19 | MAR | 2019

Mexican students design portable and inexpensive brick-making machine

Mexico City
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The students from Mexico's National Institute of Technology built the manual machine, which will cost a fraction of the cost of traditional machines, using recycled metals.

Students of Mexico's National Institute of Technology (IPN) used recycled metals to build an affordable version of a portable brick-making machine, which they call the TabiMan.

The students say they designed the manual brick maker so that people can use raw materials they already have access to and a little cement to easily make bricks for use to build their homes o start a business.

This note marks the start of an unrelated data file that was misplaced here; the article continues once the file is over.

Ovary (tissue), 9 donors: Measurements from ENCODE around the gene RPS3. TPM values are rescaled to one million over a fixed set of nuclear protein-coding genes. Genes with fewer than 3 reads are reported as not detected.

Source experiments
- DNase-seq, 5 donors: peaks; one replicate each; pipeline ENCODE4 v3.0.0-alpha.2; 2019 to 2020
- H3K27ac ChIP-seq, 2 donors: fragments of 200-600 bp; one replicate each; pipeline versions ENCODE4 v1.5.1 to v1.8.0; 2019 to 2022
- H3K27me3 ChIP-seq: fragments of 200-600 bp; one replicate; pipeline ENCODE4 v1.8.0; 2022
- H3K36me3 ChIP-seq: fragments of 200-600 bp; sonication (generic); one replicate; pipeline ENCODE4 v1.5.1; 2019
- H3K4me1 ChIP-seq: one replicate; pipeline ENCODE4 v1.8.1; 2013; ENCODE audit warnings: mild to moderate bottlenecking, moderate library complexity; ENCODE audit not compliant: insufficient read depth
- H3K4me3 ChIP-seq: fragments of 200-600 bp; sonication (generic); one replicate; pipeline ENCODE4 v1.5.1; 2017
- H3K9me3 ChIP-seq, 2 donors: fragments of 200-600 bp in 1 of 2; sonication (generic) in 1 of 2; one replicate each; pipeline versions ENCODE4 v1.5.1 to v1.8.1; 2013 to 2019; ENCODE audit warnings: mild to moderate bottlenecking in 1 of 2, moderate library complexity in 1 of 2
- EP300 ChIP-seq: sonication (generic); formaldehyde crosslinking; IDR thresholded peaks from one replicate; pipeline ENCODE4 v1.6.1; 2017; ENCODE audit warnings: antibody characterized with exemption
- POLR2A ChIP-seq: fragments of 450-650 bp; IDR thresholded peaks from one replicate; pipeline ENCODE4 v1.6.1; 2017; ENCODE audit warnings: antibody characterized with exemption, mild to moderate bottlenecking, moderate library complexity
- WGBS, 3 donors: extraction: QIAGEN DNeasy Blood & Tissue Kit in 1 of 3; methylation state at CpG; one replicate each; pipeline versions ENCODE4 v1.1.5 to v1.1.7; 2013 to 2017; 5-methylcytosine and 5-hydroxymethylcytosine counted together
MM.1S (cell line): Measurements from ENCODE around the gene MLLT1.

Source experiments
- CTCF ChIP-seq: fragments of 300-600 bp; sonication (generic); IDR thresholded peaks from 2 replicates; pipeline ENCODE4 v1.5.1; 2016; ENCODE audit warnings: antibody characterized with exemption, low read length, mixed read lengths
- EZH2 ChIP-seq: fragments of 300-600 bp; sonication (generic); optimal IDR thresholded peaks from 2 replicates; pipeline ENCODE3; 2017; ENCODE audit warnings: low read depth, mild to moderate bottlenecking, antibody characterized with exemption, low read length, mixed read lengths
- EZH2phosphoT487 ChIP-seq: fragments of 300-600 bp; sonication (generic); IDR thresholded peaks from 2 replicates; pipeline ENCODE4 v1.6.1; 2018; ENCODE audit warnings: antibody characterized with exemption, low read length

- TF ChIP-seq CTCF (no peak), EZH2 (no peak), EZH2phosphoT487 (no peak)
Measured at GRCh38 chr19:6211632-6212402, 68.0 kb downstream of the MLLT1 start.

To build the machine's prototype, the students used recycled sheet metal and metal rods. The machine compacts the materials into its final rectangular form using a hand-operated lever.

The machine, which was designed by Isabel Susana Jiménez Salinas, Lupita Monserrat Pérez Gachuz and Juan Manuel Alcántara Jaime, can make different sized bricks, which contain two holes for easy assemblage.

With the help of the professors Yvon Chávez Méndez and Juan Domingo Batista García, the students experimented with various materials before deciding on a final mix of sand and cement.

Unlike commercial machines which run anywhere between seventy to 100,000 pesos since they are automated and use a system of hydraulics, the student's prototype will cost less than 5,000 pesos.

Thanks to its small size and ease of transportation, the students say they expect their prototype to be sold in the near future. 

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